Nanyang Technological University (NTU) appears to be going through a grim period in its 57 years of history.
Over the past three years, the university has seen numerous suicide cases involving its students and members of staff.
In March 2009, Indonesian student David Widjaja allegedly stabbed NTU professor Chan Kap Luk before falling four storeys to his death. The high profile case was followed by the suicide of Widjaja’s senior, Chinese national, Zhou Zheng’s at his residence within the school compound, barely within a week of Widjaja’s death.
2010 started on an equally gloomy note. In January, NTU undergraduate Cheryl Tan committed suicide by jumping from her flat. Within two weeks, another NTU undergraduate, Yan Junru, did the same. The next year saw an even more bizarre case — an NTU student was discovered with a knife in her head, motionless in her dorm room at Hall of Residence 1.
The most recent suicide, occurring just a month ago at Hall of Residence 13 of NTU, involved student Lan Xing Ye, found asphyxiated with a plastic bag around her head in her dorm room.
With only the tertiary institution in common, the spate of suicides begged the question — were the pressures of school too much for the students to bear? This issue came under widespread speculation from mainstream media and members of the public with news of each suicide.
Upon hearing of the latest suicide incident on campus, NTU Accountancy student, Audrey Lin, described being “in shock that another suicide case had occurred.”
Many students, like Audrey, are still unable to come to terms with such occurrences happening so close to home, or rather, school.
Elton Wee, a fourth year Communications Studies undergraduate said, “Surely it’s not normal for there to be so many suicides happening in school. NTU should investigate the cause of these suicides.”
The suicides also sparked self-reflection amongst the student body of NTU.
A widely circulated note on Facebook, written by a dorm resident, Jane Koh, read: “It reminded me how oblivious i am to my surroundings and perhaps i am ashamed to say, how indifferent i am to tragedy. I dare say that i am not alone in this… its seems to me..we don’t see such tragedy as a gentle reminder of people[‘s] lives we ought to “care for” not just “care about” and empathy we ought to extend in those who are struggling through hard times…”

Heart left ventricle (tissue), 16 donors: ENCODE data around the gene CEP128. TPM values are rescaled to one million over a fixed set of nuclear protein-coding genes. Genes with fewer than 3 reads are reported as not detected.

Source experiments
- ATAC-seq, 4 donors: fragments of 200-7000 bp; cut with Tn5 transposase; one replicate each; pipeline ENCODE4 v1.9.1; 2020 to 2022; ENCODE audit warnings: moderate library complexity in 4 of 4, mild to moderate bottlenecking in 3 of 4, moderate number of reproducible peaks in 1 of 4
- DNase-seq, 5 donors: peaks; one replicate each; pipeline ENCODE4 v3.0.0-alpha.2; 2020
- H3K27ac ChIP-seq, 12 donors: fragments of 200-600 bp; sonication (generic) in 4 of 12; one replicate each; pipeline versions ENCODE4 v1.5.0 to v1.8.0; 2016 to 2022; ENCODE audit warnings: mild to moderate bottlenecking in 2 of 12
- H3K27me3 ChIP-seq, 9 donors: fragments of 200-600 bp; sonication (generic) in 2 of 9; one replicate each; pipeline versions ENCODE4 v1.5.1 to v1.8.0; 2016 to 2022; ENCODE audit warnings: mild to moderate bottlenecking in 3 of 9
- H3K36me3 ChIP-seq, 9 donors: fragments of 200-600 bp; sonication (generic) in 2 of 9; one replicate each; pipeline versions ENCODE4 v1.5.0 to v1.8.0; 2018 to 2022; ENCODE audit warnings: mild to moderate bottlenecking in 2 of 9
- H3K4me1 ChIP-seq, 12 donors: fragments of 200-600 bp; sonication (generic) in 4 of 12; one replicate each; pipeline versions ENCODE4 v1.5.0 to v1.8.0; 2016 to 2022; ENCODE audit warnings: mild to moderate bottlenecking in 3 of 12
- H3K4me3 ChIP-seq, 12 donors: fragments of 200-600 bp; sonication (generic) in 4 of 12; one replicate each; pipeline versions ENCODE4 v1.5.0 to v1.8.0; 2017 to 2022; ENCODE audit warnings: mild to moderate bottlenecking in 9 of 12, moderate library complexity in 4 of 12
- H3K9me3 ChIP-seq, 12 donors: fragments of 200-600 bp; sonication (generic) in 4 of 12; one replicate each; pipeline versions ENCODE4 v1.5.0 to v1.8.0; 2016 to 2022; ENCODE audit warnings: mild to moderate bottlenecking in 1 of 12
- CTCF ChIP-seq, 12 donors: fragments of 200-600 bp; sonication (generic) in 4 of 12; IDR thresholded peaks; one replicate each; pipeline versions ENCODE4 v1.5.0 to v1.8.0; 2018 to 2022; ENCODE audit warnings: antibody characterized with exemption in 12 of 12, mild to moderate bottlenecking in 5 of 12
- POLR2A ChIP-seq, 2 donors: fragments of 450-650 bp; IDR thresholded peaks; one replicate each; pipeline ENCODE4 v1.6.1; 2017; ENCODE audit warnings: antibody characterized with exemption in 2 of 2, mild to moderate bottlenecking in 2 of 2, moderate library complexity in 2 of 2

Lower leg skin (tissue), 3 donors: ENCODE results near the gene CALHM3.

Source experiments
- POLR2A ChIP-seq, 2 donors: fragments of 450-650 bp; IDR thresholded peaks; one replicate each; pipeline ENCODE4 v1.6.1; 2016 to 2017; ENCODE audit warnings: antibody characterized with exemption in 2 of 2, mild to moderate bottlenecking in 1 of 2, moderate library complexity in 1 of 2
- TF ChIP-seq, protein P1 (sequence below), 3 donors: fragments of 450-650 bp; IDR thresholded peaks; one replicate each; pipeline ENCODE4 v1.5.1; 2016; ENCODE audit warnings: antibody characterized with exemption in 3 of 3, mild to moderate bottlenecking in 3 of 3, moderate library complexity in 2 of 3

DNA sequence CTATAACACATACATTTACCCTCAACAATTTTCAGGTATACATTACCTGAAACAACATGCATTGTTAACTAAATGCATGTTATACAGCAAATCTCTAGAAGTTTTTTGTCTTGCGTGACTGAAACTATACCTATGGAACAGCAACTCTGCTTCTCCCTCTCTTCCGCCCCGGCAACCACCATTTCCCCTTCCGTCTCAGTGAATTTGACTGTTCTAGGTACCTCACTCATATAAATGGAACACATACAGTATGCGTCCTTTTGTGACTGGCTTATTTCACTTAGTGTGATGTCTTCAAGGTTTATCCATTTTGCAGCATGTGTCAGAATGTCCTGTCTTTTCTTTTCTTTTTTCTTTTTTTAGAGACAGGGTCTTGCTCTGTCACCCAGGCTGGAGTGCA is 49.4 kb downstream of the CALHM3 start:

Others echoed her thoughts, commiserating through the comments, calling for more time to be spent on interaction with peers instead of only school work.
In response to these incidents, NTU has reportedly made efforts to provide for more psychiatrical support for its staff and students. Regular talks are held on campus, covering issues such as mental health, managing relationships and stress from school work.
However, students were not only emphatic. The lack of information also cast the credibility of the investigations under doubt.
“The reports [for the Hall 13 suicide] said that there was no sign of forced entry into the dorm room, but I stayed in Hall 13 and residents always leave their room doors unlocked. Of course it’s easier to say it’s a suicide,” said fourth year Communications Studies student, Ash Teo.
Even now, the cause of the suicides remain largely a mystery. One can only guess at why these bright students would have chosen to end their lives prematurely.
If you know anyone who shows signs of depression or suicidal tendencies, do not hesitate to contact Samaritans of Singapore at 1800-221-4444 (24 hours). The organisation also provides support for those who have suffered the loss of a loved one.